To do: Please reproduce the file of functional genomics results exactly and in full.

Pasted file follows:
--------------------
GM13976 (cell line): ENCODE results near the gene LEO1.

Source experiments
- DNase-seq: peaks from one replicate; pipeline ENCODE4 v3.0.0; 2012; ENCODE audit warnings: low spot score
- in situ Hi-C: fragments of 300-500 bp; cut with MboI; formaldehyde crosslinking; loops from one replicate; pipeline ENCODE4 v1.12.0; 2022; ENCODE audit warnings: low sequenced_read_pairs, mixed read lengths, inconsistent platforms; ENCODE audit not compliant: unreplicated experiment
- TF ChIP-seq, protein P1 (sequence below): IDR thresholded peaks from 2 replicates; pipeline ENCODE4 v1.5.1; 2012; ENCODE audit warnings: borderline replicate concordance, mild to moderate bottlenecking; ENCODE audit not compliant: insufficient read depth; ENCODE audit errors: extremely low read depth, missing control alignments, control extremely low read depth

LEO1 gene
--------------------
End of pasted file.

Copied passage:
GM13976 (cell line): ENCODE results near the gene LEO1.

Source experiments
- DNase-seq: peaks from one replicate; pipeline ENCODE4 v3.0.0; 2012; ENCODE audit warnings: low spot score
- in situ Hi-C: fragments of 300-500 bp; cut with MboI; formaldehyde crosslinking; loops from one replicate; pipeline ENCODE4 v1.12.0; 2022; ENCODE audit warnings: low sequenced_read_pairs, mixed read lengths, inconsistent platforms; ENCODE audit not compliant: unreplicated experiment
- TF ChIP-seq, protein P1 (sequence below): IDR thresholded peaks from 2 replicates; pipeline ENCODE4 v1.5.1; 2012; ENCODE audit warnings: borderline replicate concordance, mild to moderate bottlenecking; ENCODE audit not compliant: insufficient read depth; ENCODE audit errors: extremely low read depth, missing control alignments, control extremely low read depth

LEO1 gene